Packaging: More Than a Commodity

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It was hard to miss the mountains of products piled sky high that were vying for peoples’ attention, guiding me through the store like a maze. It could have been because it was early in the morning and the products hadn’t been thoroughly shopped yet, or maybe because the displays were simply meant to simplify the shopping experience. Whatever the reason was, the large piles of products made me feel something that I often hear in the packaging industry but generally disregard. It was in that particular setting and display that packaging appeared to me as a commodity. However, after spending time in the print industry, I know this thought couldn’t be further from the truth.

Simply put, commodities are viewed as the same across the marketplace. They can be purchased, sold and used without any variation in quality. For example: Assuming that the growing conditions are the same, I would not be able to tell the difference between pasta manufactured from durum wheat that was grown by two different farmers. The supplier of the commodity is of no consequence to the quality of the final product. These products could be exchanged at the point of manufacturing with no difference in quality to be seen or detected by the final consumer. That however is not the case when it comes to packaging.

After walking through the store solicited particular feelings, I can understand how some people would view packaging as a commodity. There are many vendors who offer the service, price can be shopped around and at the end of the day it ends up in the recycling. It is a necessary component to all consumer products but one that is frequently overlooked. Many times companies who purchase packaging think that no matter where they get the packaging from, they will receive the same product. When packaging is treated as a commodity, everything comes down to price. If Vendor A doesn’t meet a particular price point, and Vendor B will, all other considerations can be thrown out the door for the sake of pricing. The purchasing company’s thought is that the end consumer won’t be able to tell the difference between products printed by Vendor A vs. Vendor B. Within this mindset lies the problem with viewing packaging as a commodity.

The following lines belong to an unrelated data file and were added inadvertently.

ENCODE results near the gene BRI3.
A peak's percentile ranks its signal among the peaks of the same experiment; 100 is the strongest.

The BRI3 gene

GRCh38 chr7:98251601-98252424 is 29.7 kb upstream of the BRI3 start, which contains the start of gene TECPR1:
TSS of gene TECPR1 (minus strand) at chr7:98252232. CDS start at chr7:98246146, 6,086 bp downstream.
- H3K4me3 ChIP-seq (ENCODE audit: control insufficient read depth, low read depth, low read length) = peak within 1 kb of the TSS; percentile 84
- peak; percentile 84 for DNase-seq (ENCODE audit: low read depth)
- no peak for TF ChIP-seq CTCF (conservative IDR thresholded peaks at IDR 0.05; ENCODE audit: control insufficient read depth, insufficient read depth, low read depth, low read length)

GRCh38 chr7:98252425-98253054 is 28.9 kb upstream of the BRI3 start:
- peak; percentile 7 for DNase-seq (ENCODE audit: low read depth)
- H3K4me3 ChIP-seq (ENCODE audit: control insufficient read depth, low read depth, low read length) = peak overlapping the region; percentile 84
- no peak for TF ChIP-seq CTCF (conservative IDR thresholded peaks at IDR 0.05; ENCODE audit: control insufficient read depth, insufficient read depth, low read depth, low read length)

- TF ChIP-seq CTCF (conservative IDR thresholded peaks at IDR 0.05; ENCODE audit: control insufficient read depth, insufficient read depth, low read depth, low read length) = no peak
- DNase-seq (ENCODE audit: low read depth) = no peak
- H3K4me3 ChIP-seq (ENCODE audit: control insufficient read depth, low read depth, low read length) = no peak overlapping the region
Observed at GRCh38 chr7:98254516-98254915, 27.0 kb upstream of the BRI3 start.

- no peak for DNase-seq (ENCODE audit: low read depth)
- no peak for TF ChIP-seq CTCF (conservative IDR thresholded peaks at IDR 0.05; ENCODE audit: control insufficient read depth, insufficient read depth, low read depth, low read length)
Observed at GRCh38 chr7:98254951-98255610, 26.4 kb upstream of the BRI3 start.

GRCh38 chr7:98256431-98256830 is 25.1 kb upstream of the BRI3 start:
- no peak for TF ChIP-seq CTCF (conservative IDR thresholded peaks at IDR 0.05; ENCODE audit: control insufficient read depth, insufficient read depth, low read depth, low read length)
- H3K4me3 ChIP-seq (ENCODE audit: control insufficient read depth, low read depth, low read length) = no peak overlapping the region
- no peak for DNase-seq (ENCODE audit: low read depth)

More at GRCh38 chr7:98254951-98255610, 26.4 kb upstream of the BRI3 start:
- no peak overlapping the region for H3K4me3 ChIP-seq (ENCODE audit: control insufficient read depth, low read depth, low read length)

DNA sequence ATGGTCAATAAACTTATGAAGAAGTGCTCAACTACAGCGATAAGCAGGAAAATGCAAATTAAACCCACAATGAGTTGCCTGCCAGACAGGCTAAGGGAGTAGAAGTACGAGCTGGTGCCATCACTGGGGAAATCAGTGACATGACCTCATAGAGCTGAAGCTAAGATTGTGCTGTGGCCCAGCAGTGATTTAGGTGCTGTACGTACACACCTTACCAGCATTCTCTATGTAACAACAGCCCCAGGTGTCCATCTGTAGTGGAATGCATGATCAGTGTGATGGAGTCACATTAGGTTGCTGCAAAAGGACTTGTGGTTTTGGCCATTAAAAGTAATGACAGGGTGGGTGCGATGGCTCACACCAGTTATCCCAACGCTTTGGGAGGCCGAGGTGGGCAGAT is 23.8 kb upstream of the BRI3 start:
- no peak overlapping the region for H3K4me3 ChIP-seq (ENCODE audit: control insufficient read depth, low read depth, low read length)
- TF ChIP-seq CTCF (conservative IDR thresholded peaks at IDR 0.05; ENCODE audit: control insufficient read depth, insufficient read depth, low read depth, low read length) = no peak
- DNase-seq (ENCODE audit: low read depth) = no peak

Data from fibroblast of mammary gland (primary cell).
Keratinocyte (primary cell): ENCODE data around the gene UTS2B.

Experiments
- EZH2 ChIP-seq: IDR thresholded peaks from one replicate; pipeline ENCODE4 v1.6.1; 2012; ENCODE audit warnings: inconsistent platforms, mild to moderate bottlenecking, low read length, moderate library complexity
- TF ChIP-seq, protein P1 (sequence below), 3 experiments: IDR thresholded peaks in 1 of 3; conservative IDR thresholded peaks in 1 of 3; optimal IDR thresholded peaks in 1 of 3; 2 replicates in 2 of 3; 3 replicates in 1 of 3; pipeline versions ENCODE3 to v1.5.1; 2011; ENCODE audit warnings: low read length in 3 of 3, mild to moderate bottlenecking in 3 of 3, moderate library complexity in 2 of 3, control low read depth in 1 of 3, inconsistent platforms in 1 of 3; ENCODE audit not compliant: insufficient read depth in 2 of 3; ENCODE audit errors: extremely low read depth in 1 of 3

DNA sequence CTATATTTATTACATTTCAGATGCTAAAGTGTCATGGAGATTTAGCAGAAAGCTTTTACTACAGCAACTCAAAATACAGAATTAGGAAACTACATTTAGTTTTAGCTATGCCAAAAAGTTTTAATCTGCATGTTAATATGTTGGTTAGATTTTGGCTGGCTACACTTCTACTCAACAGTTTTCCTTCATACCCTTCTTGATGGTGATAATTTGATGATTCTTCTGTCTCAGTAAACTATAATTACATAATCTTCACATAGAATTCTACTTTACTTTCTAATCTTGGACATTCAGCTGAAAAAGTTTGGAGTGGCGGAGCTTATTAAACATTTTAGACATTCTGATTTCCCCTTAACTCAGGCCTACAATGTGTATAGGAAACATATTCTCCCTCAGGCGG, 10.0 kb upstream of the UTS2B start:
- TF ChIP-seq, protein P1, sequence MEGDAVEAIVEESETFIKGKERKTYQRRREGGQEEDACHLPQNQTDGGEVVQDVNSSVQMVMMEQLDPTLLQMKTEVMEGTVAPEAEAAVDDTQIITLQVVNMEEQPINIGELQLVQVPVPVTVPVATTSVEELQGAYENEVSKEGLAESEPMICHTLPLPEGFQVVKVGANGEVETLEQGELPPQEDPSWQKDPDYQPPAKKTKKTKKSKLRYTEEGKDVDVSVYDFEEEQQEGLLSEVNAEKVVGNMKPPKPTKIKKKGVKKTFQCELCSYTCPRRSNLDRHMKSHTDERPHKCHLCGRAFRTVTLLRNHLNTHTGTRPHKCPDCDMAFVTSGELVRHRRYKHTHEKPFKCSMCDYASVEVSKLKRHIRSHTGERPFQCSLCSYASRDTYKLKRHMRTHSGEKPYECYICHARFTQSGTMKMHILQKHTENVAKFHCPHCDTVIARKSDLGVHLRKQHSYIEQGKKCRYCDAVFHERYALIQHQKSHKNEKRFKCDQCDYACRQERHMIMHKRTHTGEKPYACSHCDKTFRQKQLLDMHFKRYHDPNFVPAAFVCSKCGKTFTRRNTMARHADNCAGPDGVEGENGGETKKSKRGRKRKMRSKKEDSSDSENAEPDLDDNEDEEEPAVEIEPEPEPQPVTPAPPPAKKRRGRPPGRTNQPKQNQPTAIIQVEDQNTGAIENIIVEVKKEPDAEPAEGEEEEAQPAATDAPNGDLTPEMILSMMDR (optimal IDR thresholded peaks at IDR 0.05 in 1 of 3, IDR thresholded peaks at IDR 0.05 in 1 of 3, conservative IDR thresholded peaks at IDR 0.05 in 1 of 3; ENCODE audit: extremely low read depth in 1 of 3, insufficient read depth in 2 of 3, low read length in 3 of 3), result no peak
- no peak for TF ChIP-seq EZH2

From file preparation, color consistency, customer service, and functionality on filling lines, there are many variables that can separate packaging companies from each other. The belief that all packaging is the same often gets brand owners in trouble and scrambling to find solutions to problems they never anticipated at the point of purchasing. The quality, functionality and integrity of a carton is often overlooked by a “shockingly” low price. The emotional connection that end consumers have with products is most often found through packaging. It is how consumers identify their favorite products and choose them over competitors. Packaging is a brand billboard on the retail shelf, it is a reflection of how the consumer views the brand and the product alike. The first experience a consumer has with a product is the sight of the packaging followed by the interaction of removing the packaging to get to the product. These moments and experiences are priceless in creating long-term customers. When packaging is treated as a commodity the emotional connection with end consumers can be lost.

We manufacture paperboard packaging, commercial print and pressure sensitive labels. Together, these components help to provide protection, information and differentiation to not only the products inside but also to the consumers making the purchase. Even though we can understand how some people view the products in which we produce as a commodity and replaceable, we choose to look at it in a different light. We take the time to make sure that everything that leaves our door is beyond our customers expectations. That means the quality and look of the products passes the eye test, and the functionality of the cartons are ready to meet specific customer needs. We care about the products we make so that we can make a difference for our customers and the end consumer can see.

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Author: Nicole Hannover

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